Red Teaming, as explained at the Red Team Journal, is “the practice of viewing a problem from an adversary or competitor’s perspective.” Apropos individual preparation, consider as well viewing a problem from a personally adverse perspective.
There is a precursor in the Stoic discipline of praemeditatio malorum, or “preparing the mind in advance to cope with adversity,” which the RTJ addresses succinctly here. It’s not limited to the Stoics, or even Western traditions, as I have seen similar approaches treated in Zen and in East Asian combative disciplines.
There is much to be said for the pre-exercising (pre-exorcising?) of evils… Whether you meditate on facing various adverse conditions (from the death of a loved one to your own death), climbing a ladder of sword blades, on charging through a hail of flaming arrows (or bullets…), or you picture a sword suspended by a string hanging over your head while you sleep, you are preparing the mind to deal with hardships on the edge of life and death. The great samurai general Takeda Shingen supposedly said:
“Zen has no other secret than meditating seriously on life and death.”
Absent actually facing death as your practice, this is probably quite true.
I am often asked about how to prepare to face a critical incident, especially when our life may be on the line, and we don’t have any experience to draw upon. I must say, before I was ever aware of praemeditatio malorum I was practicing it. And I found that it worked, even when literally millimeters away from death.
Earlier in my martial practice I learned a method of meditating specifically intended to fire up the nerves and heart rate. The goal was to maintain a certain level of detachment while getting to the point that the heart was pounding, sweat pouring, and the limbs shaking simply through the exercise of visualization, then bringing oneself back down.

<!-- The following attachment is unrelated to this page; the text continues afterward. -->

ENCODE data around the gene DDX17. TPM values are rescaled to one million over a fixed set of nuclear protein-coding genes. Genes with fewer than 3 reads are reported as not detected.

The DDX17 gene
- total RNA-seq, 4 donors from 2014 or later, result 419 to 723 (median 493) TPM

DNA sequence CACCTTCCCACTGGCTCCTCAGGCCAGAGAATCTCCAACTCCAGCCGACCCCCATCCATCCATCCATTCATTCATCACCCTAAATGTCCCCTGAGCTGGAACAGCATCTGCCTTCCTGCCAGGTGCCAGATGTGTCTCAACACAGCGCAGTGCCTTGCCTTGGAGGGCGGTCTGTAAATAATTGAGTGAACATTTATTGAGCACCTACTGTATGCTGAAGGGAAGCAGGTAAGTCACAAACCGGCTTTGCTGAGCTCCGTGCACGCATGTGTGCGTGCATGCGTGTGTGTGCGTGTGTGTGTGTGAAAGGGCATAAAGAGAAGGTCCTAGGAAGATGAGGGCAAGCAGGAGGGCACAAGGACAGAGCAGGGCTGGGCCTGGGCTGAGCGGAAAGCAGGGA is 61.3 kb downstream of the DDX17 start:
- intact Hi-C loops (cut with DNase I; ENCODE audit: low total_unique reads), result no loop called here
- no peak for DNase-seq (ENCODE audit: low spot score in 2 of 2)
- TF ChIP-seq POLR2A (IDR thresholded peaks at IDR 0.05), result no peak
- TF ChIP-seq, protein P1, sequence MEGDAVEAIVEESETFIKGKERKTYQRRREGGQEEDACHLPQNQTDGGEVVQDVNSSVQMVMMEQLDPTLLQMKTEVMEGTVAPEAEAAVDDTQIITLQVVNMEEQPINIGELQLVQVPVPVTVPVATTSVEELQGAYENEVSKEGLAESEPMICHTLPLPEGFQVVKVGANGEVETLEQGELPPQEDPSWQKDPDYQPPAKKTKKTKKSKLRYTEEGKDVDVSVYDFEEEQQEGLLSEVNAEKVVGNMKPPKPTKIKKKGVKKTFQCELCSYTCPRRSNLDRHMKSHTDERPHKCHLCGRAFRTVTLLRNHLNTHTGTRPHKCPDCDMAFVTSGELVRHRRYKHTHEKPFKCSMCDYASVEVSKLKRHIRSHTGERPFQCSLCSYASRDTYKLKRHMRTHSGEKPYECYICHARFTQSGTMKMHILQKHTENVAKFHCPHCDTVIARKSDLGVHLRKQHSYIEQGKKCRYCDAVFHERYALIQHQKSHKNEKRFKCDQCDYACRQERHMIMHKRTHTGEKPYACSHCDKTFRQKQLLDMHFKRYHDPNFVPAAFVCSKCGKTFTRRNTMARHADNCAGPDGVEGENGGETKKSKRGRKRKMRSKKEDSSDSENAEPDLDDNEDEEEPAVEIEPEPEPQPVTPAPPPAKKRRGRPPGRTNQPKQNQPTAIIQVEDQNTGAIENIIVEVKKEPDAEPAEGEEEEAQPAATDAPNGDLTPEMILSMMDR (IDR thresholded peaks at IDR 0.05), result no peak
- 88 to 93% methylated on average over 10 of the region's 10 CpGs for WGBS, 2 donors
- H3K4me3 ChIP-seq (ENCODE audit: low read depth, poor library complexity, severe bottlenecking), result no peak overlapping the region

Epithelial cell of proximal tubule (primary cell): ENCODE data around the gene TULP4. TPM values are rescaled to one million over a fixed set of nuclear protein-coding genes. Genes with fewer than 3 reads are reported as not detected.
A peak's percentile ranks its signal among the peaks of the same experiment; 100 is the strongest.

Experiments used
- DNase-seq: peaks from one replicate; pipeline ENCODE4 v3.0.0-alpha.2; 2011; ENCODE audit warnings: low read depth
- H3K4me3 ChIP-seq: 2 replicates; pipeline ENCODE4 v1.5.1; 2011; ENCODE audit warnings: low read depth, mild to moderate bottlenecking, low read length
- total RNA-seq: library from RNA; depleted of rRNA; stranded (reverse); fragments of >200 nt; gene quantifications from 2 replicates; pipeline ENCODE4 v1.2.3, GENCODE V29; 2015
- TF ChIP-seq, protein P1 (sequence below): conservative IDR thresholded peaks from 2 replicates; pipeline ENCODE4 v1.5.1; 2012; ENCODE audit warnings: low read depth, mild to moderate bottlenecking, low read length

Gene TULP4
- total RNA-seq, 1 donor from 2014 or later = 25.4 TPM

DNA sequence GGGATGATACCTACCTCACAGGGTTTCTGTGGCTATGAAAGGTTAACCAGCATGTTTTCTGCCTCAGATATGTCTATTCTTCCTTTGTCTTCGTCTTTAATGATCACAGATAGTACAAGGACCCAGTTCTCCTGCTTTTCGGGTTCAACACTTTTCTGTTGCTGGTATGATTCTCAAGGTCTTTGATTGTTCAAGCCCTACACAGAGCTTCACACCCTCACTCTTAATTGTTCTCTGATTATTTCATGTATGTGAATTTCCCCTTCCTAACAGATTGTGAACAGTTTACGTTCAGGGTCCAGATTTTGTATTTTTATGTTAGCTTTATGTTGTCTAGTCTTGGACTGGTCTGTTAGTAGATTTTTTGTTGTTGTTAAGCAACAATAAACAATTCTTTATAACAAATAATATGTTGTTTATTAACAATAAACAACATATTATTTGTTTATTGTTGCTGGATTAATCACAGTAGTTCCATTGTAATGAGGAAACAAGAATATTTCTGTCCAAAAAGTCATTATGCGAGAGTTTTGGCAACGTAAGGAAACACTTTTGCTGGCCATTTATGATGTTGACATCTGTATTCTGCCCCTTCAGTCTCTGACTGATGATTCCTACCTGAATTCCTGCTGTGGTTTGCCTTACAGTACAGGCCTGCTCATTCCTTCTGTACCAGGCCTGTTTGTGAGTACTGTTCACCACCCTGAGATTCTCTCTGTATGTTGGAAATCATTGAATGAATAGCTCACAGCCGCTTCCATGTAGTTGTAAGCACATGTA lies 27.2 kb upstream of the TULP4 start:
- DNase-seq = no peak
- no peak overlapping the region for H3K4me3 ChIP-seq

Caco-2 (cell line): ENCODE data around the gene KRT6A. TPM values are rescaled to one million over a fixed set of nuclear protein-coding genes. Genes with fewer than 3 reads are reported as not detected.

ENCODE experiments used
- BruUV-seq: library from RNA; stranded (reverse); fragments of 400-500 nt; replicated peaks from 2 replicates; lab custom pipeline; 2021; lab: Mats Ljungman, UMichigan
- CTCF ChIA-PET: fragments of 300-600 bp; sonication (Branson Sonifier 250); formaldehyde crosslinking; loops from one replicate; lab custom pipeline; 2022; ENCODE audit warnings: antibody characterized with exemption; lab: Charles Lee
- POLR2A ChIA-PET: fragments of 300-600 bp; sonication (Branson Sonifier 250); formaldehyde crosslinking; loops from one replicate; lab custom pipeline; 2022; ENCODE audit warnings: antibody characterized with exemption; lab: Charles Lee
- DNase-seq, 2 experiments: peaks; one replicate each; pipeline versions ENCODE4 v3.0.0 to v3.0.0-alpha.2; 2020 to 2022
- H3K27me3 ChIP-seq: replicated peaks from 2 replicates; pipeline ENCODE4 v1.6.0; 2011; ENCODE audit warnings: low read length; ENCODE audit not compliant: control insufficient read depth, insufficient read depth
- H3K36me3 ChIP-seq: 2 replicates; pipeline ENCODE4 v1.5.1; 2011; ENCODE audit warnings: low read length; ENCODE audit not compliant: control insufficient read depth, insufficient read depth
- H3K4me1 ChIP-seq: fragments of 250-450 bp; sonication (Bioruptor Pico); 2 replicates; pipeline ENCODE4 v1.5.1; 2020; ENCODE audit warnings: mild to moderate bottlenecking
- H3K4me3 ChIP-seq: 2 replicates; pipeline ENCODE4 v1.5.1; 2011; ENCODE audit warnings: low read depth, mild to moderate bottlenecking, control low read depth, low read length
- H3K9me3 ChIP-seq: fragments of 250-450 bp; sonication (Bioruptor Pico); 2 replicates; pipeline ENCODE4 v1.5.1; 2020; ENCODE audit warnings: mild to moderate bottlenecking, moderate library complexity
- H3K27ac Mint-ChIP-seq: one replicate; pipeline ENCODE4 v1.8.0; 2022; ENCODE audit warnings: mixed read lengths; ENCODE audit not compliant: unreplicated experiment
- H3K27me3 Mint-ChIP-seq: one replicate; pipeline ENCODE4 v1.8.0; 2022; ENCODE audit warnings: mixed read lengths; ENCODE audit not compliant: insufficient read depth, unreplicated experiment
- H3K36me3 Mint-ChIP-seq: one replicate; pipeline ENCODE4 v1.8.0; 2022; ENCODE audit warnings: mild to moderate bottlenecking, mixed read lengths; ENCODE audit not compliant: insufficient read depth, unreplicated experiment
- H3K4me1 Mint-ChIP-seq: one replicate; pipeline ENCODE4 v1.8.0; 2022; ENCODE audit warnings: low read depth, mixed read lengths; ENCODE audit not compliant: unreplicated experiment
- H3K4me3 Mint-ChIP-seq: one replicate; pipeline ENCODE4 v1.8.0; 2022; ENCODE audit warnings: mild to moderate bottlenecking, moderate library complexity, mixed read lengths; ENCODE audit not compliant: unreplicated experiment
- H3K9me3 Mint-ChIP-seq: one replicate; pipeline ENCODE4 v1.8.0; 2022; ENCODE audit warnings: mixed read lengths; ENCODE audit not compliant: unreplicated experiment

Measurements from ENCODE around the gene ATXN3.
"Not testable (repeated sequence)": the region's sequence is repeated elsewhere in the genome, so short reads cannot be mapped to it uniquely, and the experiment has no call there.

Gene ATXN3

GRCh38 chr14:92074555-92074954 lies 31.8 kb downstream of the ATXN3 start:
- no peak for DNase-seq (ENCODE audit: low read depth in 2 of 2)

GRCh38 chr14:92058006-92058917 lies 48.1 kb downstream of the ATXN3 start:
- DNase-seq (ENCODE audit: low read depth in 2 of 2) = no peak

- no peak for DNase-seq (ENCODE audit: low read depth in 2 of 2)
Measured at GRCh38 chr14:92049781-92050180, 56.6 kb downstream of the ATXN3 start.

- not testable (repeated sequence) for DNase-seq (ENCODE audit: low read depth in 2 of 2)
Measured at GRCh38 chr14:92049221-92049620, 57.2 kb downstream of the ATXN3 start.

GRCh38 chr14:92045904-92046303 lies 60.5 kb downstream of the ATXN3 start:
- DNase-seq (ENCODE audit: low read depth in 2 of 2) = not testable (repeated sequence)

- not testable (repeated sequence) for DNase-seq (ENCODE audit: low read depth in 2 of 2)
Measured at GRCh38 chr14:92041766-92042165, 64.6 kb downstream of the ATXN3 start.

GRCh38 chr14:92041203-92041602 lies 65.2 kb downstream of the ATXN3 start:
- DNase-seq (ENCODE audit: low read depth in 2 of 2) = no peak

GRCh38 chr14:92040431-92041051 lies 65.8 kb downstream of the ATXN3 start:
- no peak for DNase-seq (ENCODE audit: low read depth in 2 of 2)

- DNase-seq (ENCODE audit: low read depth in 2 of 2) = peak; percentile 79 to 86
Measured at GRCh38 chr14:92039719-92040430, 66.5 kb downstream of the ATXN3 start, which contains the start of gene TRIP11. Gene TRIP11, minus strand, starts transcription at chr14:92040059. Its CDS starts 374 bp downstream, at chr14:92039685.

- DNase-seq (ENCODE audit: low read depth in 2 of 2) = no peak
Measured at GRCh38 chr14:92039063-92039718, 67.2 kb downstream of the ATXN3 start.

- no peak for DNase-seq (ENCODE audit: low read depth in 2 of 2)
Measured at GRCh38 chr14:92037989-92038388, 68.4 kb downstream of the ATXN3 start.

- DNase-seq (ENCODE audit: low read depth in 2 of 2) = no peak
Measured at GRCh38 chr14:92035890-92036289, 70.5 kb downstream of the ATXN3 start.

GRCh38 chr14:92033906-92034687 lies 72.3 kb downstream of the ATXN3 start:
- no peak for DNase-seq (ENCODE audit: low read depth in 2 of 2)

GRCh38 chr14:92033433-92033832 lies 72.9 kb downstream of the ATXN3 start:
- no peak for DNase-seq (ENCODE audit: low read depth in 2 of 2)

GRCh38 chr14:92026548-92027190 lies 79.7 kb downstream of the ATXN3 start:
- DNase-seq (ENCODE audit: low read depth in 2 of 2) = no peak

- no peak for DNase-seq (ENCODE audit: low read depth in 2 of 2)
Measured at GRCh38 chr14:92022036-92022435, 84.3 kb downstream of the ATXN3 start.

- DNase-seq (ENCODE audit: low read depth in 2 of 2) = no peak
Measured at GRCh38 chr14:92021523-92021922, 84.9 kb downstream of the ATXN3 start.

After getting into law enforcement, I learned “tactical breathing” and “visualization” of a different sort, and then decided to combine the two. This has been a beneficial practice, one which I truly believe has helped save my life.
As a “visual aid,” I would take the accounts of officer involved shootings, and incident debriefs, and picture myself involved. With practice, such visualization can get very realistic, approaching the levels of heart pounding, limb shaking exertion described above.
But I went a step further. I would often envision myself on the losing end: being stabbed, being shot, being physically overwhelmed by one or more attackers, my gun being taken, etc. Some trainers will teach that you should never do this, as it could be “bad” for the students. I could not disagree more.
While I envisioned being on the losing end, the unbreakable rule was that I never visualized actually losing. I never gave up the fight, I never succumbed to injury, no matter how bad, I never lost I ALWAYS WIN in that visualization.
And then when I consider situations such as the Marcus Young Incident, I used that to aid my praemeditatio… make it more realistic.
This is different from, and should be contrasted with, the idea of tactical visualization in which one always thinks of themselves as dominating a situation. Rather than inculcating a “will to win,” I think that it is setting one up for potential failure, for when things don’t end up that way, or aren’t even given the chance to start out like that, someone who has programmed a false sense of security in the idea that they will be invincible may be sorely tested when the adversary, or adverse conditions, aren’t cooperating.
It has worked, at least for me. It has had other benefits: more than one officer has written of, and others told me, of a recurring dream in which, when faced with a deadly force encounter and they attempt to return fire, the bullets just drop uselessly out the end of their muzzle. Odd that it would affect multiple officers independently, coming from very different backgrounds.
I have never had a dream or thought like this and I think it’s because of this mental training.
Clearly, the Stoics went far beyond tactical considerations. Imagining a child dying, or our life in a shambles, is a hard path to take. But in the end, it builds a certain brand of mental toughness, and more important, resilience, that can carry us throughthings far more common, and perhaps more debilitating, than a gunfight or violent encounter.